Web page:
We are struggling to understand a fast algorithm for finding Hamiltonian cycle (for random graphs) due to Prof. Alan Frieze* and see whether that algorithm could be implemented efficiently. If there is an open source implementation of the algorithm, we can contribute to the testing of that code.We have a graph which has at least 10 Hamiltonian Cycles and we want to use that to find a specific Hamiltonian Cycle (How easy/hard is that will be our question).
Abstract of Broder et al's paper (from citeseer: http://citeseerx.ist.psu.edu/viewdoc/summary?doi=10.1.1.38.1661 )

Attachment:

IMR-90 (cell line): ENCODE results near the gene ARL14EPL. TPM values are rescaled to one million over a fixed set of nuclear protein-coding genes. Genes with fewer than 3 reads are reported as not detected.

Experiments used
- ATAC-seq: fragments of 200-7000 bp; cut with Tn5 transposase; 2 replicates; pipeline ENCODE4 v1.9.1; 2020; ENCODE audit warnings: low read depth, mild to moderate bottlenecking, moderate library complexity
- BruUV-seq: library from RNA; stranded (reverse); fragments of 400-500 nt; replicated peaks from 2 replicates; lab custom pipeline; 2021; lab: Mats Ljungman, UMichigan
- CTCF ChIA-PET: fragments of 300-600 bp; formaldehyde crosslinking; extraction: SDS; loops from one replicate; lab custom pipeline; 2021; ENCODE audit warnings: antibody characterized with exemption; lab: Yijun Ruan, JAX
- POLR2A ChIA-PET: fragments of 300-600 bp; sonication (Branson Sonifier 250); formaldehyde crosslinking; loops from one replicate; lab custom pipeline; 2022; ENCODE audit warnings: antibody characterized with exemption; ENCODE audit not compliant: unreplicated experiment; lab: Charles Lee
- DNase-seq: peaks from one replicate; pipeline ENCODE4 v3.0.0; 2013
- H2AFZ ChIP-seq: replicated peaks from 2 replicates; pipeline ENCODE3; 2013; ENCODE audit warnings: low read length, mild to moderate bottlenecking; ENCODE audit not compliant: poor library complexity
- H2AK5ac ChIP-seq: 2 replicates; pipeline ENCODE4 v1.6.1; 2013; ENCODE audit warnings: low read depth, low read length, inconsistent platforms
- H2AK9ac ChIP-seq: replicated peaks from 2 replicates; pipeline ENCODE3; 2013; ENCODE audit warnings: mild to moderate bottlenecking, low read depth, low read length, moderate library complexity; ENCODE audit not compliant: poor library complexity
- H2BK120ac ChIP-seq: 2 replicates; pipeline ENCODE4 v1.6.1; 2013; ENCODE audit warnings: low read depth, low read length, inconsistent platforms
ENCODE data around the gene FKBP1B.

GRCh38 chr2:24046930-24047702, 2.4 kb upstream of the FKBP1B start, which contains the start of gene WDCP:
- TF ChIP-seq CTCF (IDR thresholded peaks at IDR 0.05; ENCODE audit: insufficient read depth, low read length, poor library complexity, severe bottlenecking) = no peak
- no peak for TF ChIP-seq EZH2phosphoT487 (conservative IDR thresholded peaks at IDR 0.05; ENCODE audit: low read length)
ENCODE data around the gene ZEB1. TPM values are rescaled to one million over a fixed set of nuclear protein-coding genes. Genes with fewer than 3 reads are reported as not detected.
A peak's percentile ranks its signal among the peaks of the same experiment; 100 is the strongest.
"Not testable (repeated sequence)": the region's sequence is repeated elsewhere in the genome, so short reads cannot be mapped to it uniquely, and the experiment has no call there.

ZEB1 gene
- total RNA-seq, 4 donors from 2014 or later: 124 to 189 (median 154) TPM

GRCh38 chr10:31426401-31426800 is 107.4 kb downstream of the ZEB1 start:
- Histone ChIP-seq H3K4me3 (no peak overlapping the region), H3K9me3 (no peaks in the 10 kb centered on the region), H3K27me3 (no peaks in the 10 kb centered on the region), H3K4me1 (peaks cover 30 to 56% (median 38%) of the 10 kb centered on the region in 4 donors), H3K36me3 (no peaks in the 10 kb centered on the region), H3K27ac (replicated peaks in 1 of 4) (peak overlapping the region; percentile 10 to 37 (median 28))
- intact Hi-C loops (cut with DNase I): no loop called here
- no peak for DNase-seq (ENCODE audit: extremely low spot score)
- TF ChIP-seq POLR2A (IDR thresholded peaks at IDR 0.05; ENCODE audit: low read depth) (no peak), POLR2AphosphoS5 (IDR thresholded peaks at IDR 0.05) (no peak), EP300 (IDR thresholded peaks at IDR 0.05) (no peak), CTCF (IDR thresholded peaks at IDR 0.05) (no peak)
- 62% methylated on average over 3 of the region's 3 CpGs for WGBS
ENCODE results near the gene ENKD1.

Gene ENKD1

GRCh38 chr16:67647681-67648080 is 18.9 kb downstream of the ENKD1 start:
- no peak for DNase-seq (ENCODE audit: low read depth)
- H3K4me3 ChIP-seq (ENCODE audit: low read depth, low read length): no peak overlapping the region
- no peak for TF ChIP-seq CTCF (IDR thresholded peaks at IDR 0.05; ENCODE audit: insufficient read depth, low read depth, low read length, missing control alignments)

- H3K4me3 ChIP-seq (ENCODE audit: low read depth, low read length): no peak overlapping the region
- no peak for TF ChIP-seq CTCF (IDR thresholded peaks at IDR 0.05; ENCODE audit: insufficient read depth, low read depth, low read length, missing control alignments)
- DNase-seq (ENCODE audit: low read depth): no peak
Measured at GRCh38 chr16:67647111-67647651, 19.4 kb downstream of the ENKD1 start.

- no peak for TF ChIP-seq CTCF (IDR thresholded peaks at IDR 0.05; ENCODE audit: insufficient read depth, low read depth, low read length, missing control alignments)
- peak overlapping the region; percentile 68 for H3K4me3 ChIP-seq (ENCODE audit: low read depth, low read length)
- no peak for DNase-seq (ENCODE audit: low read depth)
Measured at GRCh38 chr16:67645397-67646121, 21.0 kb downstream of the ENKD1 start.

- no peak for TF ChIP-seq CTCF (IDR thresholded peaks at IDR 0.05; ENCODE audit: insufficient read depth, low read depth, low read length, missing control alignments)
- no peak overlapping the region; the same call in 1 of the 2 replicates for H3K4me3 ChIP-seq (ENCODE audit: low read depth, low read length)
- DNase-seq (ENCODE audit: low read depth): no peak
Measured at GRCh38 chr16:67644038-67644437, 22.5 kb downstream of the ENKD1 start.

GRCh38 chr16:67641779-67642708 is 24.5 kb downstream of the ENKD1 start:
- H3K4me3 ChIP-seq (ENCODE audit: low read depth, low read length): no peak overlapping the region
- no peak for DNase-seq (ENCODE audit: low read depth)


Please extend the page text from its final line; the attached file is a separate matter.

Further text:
Consider a random graph G composed of a Hamiltonian cycle on n labeled vertices and dn random edges that "hide" the cycle. Is it possible to unravel the structure, that is, to efficiently find a Hamiltonian cycle in G? We describe an O(n 3 log n) steps algorithm A for this purpose, and prove that it succeeds almost surely. Part one of A properly covers the "trouble spots" of G by a collection of disjoint paths. (This is the hard part to analyze.) Part two of A extends this cover to a full cycle by the rotation-extension technique which is already classical for such problems.
qn1) Has any one implemented Broder et al's algorithm?
qn 2) Are there recent paper better than Broder et al's algorithm –
qn 3) If there are 10 to 15 Hamiltonian cycles in a graph do their algorithm find all of them fast? –
- A. Broder, A. M. Frieze and E. Shamir, "Finding hidden Hamiltonian Cycle," Random Structures and Algorithms , 5, 2006